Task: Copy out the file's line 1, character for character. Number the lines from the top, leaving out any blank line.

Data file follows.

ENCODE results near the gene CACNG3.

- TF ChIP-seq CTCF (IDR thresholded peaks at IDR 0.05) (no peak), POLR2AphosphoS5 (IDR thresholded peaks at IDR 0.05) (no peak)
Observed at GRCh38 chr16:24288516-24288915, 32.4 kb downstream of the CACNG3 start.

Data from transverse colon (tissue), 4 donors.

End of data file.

ENCODE results near the gene CACNG3.